Now that the SpaceX Heavy has succeeded. There will now be a public test of US government spending corruption.
We will now see if a clearly technically and economically superior alternative can kill $30 billion in waste for an inferior and delayed project over the next decade. We will also see if the US government will try to steal SpaceX intellectual property. The SpaceX Heavy not only cost $500 million to develop versus $11 billion already spent for no flights for the Space Launch System. Space Launch System will need another $5-10 billion to get close to where SpaceX Heavy is in launch capacity but still without reusability and for a system that will cost 10-20 times more to fly.
Space Launch System will now be an embarrassing poster child for government waste and corruption.
It is has been obvious for decades that the US government has corrupt and broken spending.
Space Launch System is costing over $2 billion per year and will not have its first launch until 2019 if the new schedule was kept. The initial system would only be able to launch 70 tons. It would not be able to launch 130 tons until 2029 if development schedule was kept. The SLS program would have increased costs when they actually starting launching rockets. Costs would ramp to over $4 billion per year from 2019. $11 billion has already been spent and after seven years there will be no launch for another two years.
SpaceX will fly for $90 million per launch versus the planned $1 billion for Space Launch System. A 100-ton payload capacity Falcon Super Heavy with two more side boosters can be created that would match any planned Space Launch System that could fly for the next ten years.
Any Space Launch System test flight?
Space Shuttle and Space Station are a history of overspending and waste to the tune of about $400 billion
The total cost of the actual 30-year service life of the space shuttle program through 2011, adjusted for inflation, was $209 billion. There were 135 Space Shuttle launches. The cost of the Space shuttle was over $1.5 billion per launch. The Space Shuttle was initially pitched as a reusable $5 million per launch system that would refly every week. These promises are all the things that SpaceX is on the way to actually delivering.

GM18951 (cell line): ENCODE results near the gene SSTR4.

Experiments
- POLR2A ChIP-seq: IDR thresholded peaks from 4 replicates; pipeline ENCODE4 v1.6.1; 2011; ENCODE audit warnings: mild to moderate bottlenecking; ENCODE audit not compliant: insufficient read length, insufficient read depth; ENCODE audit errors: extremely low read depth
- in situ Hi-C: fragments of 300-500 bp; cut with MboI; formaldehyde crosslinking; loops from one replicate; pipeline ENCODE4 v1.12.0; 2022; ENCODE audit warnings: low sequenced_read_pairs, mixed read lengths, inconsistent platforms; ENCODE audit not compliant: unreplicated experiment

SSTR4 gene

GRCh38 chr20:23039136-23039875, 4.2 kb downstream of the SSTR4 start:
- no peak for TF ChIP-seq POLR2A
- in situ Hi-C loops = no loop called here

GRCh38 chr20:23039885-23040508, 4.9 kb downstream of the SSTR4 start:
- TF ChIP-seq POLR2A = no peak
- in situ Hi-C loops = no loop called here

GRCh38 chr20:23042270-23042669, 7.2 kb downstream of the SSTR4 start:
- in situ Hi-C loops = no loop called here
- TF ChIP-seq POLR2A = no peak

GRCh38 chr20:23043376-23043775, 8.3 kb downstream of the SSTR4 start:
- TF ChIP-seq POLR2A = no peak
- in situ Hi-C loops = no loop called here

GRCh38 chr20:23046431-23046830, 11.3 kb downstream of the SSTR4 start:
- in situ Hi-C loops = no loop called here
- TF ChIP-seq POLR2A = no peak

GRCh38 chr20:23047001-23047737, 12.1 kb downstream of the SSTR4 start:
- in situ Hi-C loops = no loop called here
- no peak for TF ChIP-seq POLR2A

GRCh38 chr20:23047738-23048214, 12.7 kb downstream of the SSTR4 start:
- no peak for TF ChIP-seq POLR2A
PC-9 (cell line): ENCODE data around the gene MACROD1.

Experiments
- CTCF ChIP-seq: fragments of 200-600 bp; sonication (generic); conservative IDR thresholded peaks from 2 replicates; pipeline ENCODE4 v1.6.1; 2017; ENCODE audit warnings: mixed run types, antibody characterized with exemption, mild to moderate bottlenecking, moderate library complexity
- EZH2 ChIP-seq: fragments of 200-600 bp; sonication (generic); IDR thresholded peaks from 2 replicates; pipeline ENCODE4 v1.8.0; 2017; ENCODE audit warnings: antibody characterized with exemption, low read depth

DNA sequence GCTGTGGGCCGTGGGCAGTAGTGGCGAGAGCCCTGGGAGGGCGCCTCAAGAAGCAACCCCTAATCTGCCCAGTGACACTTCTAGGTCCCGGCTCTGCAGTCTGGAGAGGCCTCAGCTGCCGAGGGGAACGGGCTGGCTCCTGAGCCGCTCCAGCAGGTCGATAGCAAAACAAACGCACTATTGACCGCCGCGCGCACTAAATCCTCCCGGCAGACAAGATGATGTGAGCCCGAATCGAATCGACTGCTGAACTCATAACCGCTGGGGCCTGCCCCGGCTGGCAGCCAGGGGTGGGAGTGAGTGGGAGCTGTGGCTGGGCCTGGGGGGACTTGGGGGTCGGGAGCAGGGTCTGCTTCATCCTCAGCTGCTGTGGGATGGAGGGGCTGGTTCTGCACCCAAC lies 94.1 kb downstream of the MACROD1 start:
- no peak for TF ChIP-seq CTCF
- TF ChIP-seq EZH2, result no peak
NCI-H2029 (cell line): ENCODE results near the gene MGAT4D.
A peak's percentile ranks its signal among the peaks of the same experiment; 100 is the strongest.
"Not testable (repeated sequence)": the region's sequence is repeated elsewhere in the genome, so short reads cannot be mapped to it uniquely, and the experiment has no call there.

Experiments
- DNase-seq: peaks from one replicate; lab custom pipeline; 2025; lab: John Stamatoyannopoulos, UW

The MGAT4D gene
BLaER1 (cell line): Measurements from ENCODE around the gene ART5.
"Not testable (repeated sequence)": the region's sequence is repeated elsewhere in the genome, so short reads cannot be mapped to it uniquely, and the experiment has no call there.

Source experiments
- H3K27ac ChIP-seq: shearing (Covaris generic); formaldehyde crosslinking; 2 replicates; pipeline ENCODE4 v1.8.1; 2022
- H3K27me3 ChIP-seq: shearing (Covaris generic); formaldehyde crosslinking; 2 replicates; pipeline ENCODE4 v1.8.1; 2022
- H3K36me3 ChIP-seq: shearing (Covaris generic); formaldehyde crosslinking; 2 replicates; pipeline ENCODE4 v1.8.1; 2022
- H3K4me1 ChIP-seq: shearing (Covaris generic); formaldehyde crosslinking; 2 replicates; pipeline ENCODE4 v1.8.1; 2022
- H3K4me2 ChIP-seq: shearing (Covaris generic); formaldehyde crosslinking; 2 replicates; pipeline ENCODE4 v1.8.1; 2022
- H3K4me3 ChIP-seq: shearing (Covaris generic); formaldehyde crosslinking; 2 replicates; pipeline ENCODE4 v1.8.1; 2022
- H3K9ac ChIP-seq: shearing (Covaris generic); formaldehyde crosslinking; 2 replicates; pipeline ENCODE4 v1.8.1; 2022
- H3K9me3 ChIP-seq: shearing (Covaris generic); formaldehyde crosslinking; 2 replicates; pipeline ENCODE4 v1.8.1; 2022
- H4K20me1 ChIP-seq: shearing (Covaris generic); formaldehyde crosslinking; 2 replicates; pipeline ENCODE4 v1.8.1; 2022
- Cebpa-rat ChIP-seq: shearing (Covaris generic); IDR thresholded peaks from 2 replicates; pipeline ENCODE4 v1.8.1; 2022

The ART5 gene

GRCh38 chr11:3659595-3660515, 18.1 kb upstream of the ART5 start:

Spending is broken and corrupt throughout the US government
This is not just in space spending but is endemic throughout the US system. There is the broken military procurement of the F-35 stealth fighter where $122 billion has been spent on the F35 program up until the end of 2017. $10-15 billion will be spent each year through 2022. This has bought 360 F-35’s and half of them are not flying because they are waiting for parts for repairs.
US Government has talked about stealing SpaceX IP
Question – Scientific American Interview of Scott Pace [Executive Secretary of the National Space Council who is working on US administration space policy]
Speaking of going back to the moon, rethinking things and engaging more with the private sector, NASA is spending billions of dollars developing its own heavy-lift rocket, the Space Launch System, as the centerpiece for future exploration activities beyond low Earth orbit. But private companies like SpaceX and Blue Origin are pursuing more reusable heavy-lift vehicles of their own that may be less expensive to build and operate. Is there room for public-private partnership there, and what might that look like?
Answer from Scott Pact
Heavy-lift rockets are strategic national assets, like aircraft carriers. There are some people who have talked about buying heavy-lift as a service as opposed to owning and operating, in which case the government would, of course, have to continue to own the intellectual properties so it wasn’t hostage to any one contractor. One could imagine this but, in general, building a heavy-lift rocket is no more “commercial” than building an aircraft carrier with private contractors would be.
Brian Wang is a Futurist Thought Leader and a popular Science blogger with 1 million readers per month. His blog Nextbigfuture.com is ranked #1 Science News Blog. It covers many disruptive technology and trends including Space, Robotics, Artificial Intelligence, Medicine, Anti-aging Biotechnology, and Nanotechnology.
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